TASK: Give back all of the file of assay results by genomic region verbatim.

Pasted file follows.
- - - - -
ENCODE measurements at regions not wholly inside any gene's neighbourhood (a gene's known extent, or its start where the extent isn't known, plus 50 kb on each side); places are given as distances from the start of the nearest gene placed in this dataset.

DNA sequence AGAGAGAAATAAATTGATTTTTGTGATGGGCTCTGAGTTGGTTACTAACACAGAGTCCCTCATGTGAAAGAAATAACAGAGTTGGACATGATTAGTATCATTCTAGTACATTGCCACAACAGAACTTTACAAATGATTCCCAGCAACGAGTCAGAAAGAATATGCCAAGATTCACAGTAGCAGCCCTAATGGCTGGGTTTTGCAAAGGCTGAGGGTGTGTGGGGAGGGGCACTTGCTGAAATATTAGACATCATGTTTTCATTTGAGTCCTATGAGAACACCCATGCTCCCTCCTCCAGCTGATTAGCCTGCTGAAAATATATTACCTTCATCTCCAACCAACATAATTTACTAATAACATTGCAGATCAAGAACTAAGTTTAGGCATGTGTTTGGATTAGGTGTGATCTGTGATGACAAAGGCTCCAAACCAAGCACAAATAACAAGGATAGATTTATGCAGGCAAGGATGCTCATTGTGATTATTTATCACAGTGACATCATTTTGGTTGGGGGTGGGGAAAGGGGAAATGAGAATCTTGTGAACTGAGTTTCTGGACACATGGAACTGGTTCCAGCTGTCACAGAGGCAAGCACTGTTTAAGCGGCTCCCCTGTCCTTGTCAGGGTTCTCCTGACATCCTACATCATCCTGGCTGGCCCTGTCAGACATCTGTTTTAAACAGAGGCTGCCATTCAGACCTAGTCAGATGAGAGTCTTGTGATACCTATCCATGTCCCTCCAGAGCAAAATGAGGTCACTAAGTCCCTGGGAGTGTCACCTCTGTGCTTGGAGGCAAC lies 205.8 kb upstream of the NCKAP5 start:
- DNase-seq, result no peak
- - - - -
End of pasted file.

ENCODE measurements at regions not wholly inside any gene's neighbourhood (a gene's known extent, or its start where the extent isn't known, plus 50 kb on each side); places are given as distances from the start of the nearest gene placed in this dataset.

DNA sequence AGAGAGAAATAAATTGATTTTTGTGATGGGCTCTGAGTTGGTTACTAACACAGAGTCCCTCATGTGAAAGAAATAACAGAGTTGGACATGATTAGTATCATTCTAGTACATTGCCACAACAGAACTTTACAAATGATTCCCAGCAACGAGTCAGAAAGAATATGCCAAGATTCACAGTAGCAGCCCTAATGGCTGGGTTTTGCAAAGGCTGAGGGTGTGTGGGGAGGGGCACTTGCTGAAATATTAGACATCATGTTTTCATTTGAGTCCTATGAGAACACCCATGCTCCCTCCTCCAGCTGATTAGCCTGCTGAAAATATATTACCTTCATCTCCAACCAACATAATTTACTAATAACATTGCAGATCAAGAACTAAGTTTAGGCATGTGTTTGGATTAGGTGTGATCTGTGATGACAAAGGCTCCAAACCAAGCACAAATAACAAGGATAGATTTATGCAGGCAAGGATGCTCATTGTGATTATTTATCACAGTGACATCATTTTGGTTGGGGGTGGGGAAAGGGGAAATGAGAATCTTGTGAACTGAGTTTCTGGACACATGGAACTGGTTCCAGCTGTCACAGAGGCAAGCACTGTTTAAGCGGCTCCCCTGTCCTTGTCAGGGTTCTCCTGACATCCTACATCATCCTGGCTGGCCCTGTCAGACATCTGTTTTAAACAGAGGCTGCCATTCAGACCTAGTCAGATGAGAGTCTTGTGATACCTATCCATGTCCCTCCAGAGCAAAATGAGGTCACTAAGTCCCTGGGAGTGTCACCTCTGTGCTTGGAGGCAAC lies 205.8 kb upstream of the NCKAP5 start:
- DNase-seq, result no peak